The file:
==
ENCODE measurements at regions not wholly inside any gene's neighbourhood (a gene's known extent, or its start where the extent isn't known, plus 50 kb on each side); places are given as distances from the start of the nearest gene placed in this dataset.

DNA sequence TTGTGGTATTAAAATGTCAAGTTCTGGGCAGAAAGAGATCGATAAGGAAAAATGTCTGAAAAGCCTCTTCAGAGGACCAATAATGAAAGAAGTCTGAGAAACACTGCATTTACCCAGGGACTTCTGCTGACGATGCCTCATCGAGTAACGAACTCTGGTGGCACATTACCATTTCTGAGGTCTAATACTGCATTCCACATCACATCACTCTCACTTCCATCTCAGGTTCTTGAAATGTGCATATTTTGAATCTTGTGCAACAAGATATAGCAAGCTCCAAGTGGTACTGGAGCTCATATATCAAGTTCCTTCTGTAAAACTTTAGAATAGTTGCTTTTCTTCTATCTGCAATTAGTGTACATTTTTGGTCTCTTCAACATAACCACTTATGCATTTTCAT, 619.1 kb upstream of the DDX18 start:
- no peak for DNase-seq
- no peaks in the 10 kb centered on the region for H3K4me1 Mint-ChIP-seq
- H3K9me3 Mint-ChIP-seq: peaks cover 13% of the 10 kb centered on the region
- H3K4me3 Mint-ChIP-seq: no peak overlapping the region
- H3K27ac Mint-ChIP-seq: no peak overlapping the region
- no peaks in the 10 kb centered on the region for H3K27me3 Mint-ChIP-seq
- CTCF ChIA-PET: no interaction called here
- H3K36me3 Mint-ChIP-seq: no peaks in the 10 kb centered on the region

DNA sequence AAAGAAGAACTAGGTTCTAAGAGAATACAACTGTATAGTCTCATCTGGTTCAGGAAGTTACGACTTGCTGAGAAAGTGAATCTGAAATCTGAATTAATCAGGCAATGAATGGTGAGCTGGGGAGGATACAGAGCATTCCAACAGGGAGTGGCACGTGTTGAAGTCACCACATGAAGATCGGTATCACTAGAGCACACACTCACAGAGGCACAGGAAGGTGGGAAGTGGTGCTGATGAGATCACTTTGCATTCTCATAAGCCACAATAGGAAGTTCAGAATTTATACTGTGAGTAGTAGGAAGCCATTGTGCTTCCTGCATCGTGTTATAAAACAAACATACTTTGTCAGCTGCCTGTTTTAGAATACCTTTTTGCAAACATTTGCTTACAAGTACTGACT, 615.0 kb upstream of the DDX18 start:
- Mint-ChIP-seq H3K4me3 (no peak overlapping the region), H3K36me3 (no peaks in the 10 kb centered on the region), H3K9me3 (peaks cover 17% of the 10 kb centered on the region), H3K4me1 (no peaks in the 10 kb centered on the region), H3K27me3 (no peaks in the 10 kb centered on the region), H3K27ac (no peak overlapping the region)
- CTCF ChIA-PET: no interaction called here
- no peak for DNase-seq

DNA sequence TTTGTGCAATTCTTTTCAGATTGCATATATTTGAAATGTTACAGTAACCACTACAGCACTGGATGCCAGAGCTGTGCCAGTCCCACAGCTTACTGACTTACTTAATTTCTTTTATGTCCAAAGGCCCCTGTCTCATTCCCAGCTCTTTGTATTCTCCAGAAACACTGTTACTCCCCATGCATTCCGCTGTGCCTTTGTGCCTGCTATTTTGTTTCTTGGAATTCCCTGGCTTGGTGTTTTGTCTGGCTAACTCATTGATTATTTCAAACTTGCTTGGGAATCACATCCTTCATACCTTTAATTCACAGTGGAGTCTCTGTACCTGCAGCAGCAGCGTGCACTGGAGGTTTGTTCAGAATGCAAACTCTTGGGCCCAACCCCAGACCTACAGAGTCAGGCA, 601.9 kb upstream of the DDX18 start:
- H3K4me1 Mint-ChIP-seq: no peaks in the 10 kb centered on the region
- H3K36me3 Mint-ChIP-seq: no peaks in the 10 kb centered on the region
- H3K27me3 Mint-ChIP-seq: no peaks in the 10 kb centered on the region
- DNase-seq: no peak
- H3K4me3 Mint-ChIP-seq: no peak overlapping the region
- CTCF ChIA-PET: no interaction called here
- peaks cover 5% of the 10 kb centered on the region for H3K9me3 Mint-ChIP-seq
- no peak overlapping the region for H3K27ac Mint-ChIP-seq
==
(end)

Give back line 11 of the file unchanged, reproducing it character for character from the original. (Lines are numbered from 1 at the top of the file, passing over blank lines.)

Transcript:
DNA sequence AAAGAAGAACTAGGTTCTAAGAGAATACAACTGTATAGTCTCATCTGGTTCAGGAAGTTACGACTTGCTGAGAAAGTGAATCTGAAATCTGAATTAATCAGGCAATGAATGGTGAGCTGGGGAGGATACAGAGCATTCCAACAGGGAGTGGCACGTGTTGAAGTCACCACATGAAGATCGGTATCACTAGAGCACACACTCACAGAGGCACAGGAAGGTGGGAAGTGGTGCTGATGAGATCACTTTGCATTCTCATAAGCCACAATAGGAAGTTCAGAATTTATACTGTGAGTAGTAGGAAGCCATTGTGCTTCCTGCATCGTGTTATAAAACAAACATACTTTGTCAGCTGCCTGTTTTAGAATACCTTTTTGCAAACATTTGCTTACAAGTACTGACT, 615.0 kb upstream of the DDX18 start: